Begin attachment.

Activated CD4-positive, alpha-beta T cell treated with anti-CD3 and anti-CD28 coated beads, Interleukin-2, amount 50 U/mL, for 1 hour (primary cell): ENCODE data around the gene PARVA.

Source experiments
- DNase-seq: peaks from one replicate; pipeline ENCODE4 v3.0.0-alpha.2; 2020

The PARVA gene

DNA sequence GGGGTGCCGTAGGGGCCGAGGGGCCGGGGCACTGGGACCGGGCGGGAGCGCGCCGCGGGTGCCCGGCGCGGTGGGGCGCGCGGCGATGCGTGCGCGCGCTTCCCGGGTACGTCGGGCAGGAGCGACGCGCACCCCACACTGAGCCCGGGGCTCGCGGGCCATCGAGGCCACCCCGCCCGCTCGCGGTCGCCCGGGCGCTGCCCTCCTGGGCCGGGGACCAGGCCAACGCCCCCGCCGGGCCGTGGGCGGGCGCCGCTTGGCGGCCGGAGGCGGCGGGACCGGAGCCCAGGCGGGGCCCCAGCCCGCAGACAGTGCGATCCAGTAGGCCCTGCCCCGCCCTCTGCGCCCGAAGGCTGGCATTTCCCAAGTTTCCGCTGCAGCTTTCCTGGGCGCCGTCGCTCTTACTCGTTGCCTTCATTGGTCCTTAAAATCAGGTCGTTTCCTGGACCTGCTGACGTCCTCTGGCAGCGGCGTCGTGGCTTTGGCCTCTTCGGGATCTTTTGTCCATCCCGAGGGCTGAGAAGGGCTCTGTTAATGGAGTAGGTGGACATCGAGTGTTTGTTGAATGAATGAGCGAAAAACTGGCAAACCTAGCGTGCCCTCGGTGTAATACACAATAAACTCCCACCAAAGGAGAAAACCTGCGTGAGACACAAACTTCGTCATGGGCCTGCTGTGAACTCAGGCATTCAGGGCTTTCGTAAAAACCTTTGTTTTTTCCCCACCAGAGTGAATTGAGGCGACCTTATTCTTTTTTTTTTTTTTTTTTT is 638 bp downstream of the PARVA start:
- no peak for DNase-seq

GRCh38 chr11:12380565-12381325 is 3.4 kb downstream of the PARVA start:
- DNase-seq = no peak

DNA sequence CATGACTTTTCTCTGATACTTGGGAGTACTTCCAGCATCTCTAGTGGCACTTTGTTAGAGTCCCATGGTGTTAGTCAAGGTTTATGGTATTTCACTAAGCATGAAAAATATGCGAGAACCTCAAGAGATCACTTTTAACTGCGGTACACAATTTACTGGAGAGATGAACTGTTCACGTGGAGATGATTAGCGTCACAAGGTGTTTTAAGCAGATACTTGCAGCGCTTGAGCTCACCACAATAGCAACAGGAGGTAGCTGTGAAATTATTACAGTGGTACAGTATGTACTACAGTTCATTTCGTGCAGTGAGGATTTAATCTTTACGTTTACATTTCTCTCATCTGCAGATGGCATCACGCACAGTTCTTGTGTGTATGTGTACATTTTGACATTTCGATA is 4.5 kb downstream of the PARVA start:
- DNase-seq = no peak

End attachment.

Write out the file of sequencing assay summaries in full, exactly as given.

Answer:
Activated CD4-positive, alpha-beta T cell treated with anti-CD3 and anti-CD28 coated beads, Interleukin-2, amount 50 U/mL, for 1 hour (primary cell): ENCODE data around the gene PARVA.

Source experiments
- DNase-seq: peaks from one replicate; pipeline ENCODE4 v3.0.0-alpha.2; 2020

The PARVA gene

DNA sequence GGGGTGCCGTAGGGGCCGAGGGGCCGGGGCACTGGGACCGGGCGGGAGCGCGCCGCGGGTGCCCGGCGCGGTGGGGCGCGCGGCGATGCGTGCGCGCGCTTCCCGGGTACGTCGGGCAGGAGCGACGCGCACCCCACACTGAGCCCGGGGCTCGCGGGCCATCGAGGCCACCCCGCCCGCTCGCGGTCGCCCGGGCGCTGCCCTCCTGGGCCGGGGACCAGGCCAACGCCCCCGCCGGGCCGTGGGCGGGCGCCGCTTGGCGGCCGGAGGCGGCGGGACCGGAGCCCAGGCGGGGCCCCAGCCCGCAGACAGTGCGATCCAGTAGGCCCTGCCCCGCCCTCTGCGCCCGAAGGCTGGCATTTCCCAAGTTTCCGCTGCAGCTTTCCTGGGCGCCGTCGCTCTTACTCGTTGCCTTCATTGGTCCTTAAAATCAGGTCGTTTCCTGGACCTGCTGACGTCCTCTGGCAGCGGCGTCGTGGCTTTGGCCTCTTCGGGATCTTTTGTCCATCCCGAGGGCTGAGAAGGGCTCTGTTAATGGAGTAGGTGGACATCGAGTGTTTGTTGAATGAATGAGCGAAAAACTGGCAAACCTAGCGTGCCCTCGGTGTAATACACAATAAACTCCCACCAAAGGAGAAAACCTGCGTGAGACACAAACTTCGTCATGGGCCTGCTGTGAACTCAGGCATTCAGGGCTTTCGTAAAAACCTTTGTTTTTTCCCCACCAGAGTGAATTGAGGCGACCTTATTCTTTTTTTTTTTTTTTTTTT is 638 bp downstream of the PARVA start:
- no peak for DNase-seq

GRCh38 chr11:12380565-12381325 is 3.4 kb downstream of the PARVA start:
- DNase-seq = no peak

DNA sequence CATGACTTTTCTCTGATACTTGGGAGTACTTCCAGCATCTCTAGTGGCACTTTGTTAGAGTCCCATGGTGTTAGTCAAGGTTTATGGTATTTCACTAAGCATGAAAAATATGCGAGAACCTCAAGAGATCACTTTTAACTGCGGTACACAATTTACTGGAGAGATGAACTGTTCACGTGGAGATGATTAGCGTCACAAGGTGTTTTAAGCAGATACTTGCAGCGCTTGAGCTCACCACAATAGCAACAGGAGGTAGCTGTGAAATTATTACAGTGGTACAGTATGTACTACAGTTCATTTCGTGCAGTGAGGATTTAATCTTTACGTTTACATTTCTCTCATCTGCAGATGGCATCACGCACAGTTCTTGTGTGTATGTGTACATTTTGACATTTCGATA is 4.5 kb downstream of the PARVA start:
- DNase-seq = no peak